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Old 04-04-2013, 09:33 AM   #1
mikesova OP
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98 Virago 535

I found a 98 Virago 535 on craigslist that has been sitting for over 10 years. (ding in the tank, "needs carb work", battery, tires, etc.)

It's got 5700 miles. The owner claims that there's nothing else broken or messed up.

I'm interested in having a low budget project bike that I could make into a cool around town custom. (chopper/bobberish, but nothing irreversible).

What would you give for it?
KBB Clean retail is $2,020.

I'm thinking 200 for carb parts/ cleaning, 300 for tires, 50 for a battery, etc.

Also, with a non-running bike, what would you reccomend to check? click through the gears, roll it around to make sure it's not locked up, etc?
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Old 04-04-2013, 10:53 AM   #2
kraven
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Without going through a laundry list of stuff it'll probably need: I'd go 4 or 500 on it and feel like I was doing the guy a favor.
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Old 04-04-2013, 11:11 AM   #3
TINGLER
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Not running is $500.

There could be lots of stuff wrong with a not running bike. At $500 you are taking a chance and if it all goes south you might be able to get $500 back in parts, though I doubt there's much of a parts demand for an old Virago.
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Old 04-04-2013, 11:26 AM   #4
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Beware the fuel pump. It's likely gummed up. I think it's internal in the lower tank, but I'm not 100% of that.

Parts are surprisingly expensive, lots are not available as new replacement. Important parts, like carburetor mounts and the like.

Most uncomfortable seat known to man. I'm usually squirming within 10 miles. Suffering in 20, and in tears by 50. Not really exagurating either.

Awful buckhorn handlebars. Good replacement is a Honda Rebel set.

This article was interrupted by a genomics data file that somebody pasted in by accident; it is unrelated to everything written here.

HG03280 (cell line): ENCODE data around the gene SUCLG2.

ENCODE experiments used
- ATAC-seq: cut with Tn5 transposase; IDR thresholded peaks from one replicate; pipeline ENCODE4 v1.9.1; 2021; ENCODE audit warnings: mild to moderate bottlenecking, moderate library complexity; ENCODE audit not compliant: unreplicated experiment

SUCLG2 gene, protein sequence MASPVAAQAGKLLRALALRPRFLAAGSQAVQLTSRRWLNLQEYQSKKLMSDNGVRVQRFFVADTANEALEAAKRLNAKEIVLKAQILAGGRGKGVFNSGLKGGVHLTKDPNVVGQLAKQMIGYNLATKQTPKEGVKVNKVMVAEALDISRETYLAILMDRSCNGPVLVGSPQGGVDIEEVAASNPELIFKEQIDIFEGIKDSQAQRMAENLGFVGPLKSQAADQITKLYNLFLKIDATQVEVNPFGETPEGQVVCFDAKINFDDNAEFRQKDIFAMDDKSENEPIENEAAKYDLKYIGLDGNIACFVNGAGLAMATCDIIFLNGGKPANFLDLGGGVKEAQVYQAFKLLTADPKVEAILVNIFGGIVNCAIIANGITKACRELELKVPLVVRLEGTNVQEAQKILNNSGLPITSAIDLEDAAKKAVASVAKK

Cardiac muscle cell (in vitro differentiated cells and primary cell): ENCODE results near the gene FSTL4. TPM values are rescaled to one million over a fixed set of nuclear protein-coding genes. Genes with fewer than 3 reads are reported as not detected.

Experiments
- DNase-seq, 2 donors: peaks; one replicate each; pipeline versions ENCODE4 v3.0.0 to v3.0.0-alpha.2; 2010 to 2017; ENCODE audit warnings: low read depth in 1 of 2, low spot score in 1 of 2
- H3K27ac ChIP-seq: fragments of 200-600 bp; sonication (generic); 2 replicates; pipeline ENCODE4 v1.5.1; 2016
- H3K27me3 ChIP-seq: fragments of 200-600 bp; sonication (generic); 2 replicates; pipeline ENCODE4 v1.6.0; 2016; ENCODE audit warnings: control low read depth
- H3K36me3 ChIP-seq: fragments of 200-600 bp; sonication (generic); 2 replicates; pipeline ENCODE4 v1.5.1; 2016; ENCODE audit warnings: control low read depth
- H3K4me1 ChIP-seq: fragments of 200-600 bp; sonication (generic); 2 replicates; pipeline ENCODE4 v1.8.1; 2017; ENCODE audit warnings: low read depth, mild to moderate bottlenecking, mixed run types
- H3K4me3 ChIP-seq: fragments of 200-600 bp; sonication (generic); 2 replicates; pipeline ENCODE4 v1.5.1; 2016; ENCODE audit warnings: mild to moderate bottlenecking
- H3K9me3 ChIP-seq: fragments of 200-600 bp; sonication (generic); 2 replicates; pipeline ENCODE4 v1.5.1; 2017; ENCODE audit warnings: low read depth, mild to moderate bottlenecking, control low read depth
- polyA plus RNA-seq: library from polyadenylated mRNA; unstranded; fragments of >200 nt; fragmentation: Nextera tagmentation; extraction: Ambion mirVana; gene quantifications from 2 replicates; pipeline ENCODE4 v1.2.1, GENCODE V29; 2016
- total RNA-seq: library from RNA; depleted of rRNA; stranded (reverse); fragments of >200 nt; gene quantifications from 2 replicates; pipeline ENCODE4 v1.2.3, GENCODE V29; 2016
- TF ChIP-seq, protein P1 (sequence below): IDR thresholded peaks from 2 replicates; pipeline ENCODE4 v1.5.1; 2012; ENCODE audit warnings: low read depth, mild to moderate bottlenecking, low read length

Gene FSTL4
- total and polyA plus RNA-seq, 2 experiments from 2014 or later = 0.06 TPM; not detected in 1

Voltage regulator is prone to burning out.
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Old 04-04-2013, 11:33 AM   #5
mikesova OP
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Hmm. He's asking $750 and I was thinking 5 or 6 hundred. So, I guess I was on track. I would be replacing the handlebars with some z-bars and I have a much better bike for long distance. This bike wouldn't be ridden for more than a half hour at a time.

fox trapper, anything specific I can check for while looking at it?
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Old 04-04-2013, 12:46 PM   #6
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...anything specific I can check for while looking at it?
I'd say it's more general looking over. Just take some time and look it over from one end to the other. How flat/rotted the tires are. How the engine oil is. What do the pedals & levers move like. How brittle the seat is. How rusty the upper tank is. Etc.

Mmm, if you've got an electrical charger and the owner is willing to let you hook it up to the bike that could tell you a good bit about the electrical gremlins. Lack of them would be a good sign.

Beware, for some reason Harley riders tend to think you're one of theirs on these little 535s. You have to learn to do the two finger flick at the knee.
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Old 04-04-2013, 12:52 PM   #7
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Here's a pic of the bike. The person selling it is 2 hours away from it and can't get any better pics.

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Old 04-04-2013, 04:36 PM   #8
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If you can get it for $500 I'd go for it. My last bike was a '93 535. I put superbike bars on it, a stage 1 jet kit and MAC pipes. Great little cruiser. Not the best for highway trips but perfect for city riding and backroad bombing.
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Old 04-04-2013, 05:04 PM   #9
mikesova OP
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I'm thinking z-bars and kind of stripped down look. Think poor man's Sportster. I've got my FZ6 with bags for road trips and my KLX250s for offroad, but I've been wanting a project bike that I can tinker with out in the garage. It gets boring when all I can do is clean them and change the oil. ;)
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Old 04-04-2013, 05:16 PM   #10
JerryH